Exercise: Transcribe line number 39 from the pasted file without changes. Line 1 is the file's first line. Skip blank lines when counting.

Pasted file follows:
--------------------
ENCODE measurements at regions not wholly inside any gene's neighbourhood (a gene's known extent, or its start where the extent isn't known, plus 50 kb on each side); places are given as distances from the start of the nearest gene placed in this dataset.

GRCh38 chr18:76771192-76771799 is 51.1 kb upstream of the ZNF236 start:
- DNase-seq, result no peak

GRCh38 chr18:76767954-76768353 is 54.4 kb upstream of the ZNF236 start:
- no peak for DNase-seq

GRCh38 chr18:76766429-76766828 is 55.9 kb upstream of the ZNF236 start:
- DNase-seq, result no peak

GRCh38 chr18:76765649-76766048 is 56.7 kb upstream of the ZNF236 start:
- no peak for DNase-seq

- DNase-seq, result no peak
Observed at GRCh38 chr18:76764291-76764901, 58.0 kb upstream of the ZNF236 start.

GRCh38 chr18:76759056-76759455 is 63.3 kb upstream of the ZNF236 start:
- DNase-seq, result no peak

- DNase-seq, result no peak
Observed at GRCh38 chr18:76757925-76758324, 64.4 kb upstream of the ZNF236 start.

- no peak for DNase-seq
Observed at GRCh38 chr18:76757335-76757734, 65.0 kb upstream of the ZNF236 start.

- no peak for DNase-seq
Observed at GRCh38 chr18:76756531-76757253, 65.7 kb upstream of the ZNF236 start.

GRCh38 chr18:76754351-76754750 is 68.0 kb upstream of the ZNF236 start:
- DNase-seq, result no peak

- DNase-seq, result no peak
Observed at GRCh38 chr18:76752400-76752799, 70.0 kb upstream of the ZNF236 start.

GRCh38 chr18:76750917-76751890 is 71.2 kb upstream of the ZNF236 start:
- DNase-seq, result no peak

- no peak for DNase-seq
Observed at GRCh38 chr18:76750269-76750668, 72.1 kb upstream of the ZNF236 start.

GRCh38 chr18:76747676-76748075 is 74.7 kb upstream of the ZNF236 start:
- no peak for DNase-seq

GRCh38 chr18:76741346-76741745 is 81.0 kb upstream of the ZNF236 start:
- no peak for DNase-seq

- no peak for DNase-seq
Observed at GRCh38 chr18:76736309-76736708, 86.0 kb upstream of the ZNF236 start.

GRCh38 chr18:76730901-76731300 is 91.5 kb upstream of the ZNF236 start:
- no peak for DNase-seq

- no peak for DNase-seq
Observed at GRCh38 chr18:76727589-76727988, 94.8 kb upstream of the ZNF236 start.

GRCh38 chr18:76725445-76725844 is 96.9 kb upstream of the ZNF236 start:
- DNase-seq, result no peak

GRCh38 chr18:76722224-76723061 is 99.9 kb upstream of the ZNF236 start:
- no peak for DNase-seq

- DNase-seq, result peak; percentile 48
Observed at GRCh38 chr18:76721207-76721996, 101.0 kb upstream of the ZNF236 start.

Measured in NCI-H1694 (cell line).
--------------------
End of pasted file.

- DNase-seq, result no peak